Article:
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Energetic America

The energy policy the U.S. needs.

Sep 29, 2003, Vol. 9, No. 03 • By LEWIS E. LEHRMAN
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IF THE TWIN SCOURGES of mankind are sin and ignorance, America's energy problems, according to the political and environmental left, are caused by our sins against nature. In this view, the problem goes all the way up to the Oval Office, which is supposed to be living in sin with the energy industry. If the left is correct, America's energy situation must be hopeless. Federal policy, no matter what it is, cannot be counted on to transform fallen human nature.

On the other hand, there are grounds for hope if one believes that the biggest obstacle to sensible energy policy is not sin but ignorance. Missing from the media energy debate are plain answers to the basic questions: How much energy do Americans use? What kind is it, and what does it cost? Where does it come from? When we know the answers to these questions, we can frame a sensible energy policy--which basically amounts to answering the same questions, but replacing is and does with should. Then it becomes clear that the most basic issue is not a technical one. Rather, the American people face fundamental choices about energy, on the supply side and the demand side, which will decide the way they will live their daily lives for generations to come. Such questions should not be decided by energy technicians.

1. How much energy do we use? We can get an idea of how much energy we use, and why, by comparing the total energy used by the United States since 1950 (detailed statistics start in 1949) with other related economic variables: particularly the total size of the economy, the number of workers, and the average cost of fuel in "real" or inflation-adjusted terms (see chart).

The comparison is revealing in a number of ways. First, the sustained economic growth in the 1950s and 1960s was accompanied by stable or declining prices for energy. This period of large American families and generally one household breadwinner was still an era of rising prosperity. It is my argument that these facts, among others, covering a time when the United States was the world's leading oil-producing country, were, to an important extent, the result of careful and responsible design by policymakers--and that cheap energy should once again be a key goal of economic policy. Along with proper tax, budget, regulatory, and monetary policy, a cheap energy policy will lead to sustained, rapid, long-term economic and employment growth.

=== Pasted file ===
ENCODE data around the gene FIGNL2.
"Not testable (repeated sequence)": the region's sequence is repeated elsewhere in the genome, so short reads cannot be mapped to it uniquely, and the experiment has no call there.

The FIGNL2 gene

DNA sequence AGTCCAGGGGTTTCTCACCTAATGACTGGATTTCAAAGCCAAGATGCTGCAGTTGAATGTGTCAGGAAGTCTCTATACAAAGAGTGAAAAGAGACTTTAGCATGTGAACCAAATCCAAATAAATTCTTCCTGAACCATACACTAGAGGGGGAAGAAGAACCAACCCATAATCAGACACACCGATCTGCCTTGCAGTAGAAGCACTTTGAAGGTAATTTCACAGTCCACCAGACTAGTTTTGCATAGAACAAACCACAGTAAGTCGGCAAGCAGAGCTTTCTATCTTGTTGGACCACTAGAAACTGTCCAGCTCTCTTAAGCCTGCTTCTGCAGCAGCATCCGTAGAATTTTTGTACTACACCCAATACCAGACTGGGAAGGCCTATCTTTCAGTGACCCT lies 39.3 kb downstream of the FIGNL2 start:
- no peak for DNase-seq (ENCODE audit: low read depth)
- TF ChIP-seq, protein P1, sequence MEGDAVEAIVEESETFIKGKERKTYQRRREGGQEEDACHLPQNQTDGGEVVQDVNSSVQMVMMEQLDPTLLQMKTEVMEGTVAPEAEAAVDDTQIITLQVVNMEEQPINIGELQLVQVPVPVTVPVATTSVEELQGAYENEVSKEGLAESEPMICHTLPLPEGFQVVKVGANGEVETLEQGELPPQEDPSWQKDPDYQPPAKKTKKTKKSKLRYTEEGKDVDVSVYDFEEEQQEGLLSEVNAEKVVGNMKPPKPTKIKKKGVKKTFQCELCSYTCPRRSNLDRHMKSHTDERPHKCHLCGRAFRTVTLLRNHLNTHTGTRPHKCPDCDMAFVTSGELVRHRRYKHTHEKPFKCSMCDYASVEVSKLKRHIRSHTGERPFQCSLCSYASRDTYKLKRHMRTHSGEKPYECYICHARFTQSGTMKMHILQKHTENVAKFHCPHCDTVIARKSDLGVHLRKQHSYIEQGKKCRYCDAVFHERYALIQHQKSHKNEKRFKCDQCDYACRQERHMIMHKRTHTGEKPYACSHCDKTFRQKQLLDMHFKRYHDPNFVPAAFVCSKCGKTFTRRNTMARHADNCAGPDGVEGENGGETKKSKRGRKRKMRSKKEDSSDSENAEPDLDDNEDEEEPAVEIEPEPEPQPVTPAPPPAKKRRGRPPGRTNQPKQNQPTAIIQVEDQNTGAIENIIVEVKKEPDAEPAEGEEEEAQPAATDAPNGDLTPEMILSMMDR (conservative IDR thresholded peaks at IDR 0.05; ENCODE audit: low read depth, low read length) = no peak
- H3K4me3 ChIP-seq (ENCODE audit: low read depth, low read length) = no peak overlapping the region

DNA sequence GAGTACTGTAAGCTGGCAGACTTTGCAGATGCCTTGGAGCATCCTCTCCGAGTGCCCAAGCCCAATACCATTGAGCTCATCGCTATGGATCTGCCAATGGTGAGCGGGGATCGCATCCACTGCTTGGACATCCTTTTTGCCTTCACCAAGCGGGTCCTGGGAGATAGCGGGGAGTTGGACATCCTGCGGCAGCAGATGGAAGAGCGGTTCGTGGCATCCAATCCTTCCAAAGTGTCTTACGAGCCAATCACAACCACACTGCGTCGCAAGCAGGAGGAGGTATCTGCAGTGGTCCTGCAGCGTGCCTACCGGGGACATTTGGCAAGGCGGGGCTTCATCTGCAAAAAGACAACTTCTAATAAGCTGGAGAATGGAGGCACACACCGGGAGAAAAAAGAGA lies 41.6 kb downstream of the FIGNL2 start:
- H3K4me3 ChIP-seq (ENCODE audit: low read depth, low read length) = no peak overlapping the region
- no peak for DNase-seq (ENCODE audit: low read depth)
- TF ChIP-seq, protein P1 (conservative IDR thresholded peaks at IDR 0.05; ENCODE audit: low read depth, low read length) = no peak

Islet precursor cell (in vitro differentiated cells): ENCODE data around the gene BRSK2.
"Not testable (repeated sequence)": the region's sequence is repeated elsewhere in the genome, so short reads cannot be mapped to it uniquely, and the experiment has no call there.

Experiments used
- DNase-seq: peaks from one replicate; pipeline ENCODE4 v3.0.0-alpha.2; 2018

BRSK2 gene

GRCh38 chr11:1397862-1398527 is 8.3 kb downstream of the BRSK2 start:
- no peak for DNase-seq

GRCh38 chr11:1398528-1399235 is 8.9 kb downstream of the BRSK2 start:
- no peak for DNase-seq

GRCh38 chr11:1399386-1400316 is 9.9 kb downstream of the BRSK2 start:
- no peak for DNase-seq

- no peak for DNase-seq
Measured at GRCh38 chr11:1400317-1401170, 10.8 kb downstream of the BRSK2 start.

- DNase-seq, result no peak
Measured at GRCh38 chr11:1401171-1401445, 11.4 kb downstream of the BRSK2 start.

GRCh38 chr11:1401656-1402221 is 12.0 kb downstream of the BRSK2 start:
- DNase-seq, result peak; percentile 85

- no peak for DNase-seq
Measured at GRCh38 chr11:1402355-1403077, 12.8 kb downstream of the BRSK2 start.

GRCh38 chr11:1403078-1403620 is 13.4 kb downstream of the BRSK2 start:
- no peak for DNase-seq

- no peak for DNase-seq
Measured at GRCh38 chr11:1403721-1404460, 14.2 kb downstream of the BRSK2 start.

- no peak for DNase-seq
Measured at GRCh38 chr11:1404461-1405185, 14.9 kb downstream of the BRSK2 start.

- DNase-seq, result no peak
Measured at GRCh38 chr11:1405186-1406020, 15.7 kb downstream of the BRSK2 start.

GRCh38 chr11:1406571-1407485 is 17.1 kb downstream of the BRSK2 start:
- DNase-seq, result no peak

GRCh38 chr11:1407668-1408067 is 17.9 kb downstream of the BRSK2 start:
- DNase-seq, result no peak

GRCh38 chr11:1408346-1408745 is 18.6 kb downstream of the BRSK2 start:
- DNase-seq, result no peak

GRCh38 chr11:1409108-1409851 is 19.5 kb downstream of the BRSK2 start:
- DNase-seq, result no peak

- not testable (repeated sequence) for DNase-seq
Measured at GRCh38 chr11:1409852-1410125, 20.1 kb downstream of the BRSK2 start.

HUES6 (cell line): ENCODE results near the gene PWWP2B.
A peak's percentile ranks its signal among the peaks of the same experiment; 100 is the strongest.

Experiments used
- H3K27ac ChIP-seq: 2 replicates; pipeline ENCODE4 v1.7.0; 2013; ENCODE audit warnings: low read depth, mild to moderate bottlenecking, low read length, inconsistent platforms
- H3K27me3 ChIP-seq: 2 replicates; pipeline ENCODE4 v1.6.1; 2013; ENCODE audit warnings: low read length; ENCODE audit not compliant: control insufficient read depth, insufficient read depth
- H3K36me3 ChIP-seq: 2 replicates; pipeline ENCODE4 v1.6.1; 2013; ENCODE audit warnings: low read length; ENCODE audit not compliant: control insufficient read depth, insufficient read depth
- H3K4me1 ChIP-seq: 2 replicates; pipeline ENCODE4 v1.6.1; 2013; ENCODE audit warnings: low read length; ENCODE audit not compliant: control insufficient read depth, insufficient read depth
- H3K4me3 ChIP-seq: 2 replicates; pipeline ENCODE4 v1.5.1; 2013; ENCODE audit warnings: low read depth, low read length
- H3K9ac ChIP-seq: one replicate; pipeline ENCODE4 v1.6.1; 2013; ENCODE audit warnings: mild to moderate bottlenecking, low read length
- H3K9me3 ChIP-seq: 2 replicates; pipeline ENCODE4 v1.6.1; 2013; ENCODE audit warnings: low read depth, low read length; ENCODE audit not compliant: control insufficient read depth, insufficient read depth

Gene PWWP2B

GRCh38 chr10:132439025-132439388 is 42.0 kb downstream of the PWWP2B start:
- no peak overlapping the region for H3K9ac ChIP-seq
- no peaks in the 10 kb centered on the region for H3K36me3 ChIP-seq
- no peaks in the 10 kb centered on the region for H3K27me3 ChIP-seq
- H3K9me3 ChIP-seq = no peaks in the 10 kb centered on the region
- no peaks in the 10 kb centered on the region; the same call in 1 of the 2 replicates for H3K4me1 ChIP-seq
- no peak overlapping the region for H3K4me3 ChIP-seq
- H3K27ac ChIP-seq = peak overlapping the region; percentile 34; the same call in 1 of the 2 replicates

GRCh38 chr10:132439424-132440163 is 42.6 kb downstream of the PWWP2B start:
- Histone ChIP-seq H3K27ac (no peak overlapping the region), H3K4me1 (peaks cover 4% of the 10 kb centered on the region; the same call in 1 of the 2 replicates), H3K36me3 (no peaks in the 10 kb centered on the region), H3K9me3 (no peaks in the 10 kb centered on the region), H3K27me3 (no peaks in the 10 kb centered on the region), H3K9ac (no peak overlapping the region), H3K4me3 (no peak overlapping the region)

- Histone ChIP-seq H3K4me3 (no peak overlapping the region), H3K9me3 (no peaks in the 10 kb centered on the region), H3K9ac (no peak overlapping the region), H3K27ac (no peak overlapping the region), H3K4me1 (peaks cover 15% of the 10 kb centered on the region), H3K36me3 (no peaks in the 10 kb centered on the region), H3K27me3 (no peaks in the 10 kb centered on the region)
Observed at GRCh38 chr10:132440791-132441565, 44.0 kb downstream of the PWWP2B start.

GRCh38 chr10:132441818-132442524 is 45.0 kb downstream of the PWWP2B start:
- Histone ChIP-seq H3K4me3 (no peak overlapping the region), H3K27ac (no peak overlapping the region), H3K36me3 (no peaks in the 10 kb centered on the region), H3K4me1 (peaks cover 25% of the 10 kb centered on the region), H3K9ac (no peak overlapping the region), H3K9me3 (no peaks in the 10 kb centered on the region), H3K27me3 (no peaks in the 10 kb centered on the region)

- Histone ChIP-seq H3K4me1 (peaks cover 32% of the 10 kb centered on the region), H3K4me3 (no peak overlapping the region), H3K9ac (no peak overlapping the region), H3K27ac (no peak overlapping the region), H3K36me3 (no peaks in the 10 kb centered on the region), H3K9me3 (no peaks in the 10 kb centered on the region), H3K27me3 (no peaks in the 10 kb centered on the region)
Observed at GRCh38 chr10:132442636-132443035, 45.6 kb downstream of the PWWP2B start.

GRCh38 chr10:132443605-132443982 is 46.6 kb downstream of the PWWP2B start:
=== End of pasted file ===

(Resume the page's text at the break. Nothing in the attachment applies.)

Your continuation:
The same comparison of energy use and other key economic factors shows that after 1970--when OPEC seized and held oil market power--four recessions were triggered by a sharp rise in energy prices. OPEC had temporarily succeeded in colluding to restrict the oil supply. Such collusion would be illegal in any U.S. industry. Thus, if we desire rapid growth and full employment, our policy goal, unlike OPEC's, must be low, steady real prices of energy.

Second, the comparison also reveals an interesting but overlooked fact about Americans' use of energy: For the last 20 years, total U.S. energy use has paralleled the growth of U.S. employment. This contradicts conventional wisdom in two ways. On the one hand, it is conventional to speak in terms of energy use per capita, meaning averaged over the whole population. And of course over the very long run, energy use and population should broadly move together. But over shorter periods, especially when the age structure of the population is changing, energy use clearly tracks growth in employment much more closely than population. Workers need to commute to work, for example, but many outside the labor force, like children and retirees, don't. Thus, growing the supply of energy slightly in excess of demand contributes to full employment policies.

On the other hand, most economists, including many in the Department of Energy, still extrapolate heavily from the experience before 1980, assuming that the demand for energy automatically increases with real GDP. They look at it this way: Over the whole period from 1950 to 2002, real GDP multiplied by a factor of 5.6, while total energy use multiplied by 2.8. So the economy's energy efficiency roughly doubled in the last half-century. Extrapolating from this, they also expect energy use to grow about half as fast as real GDP in the future.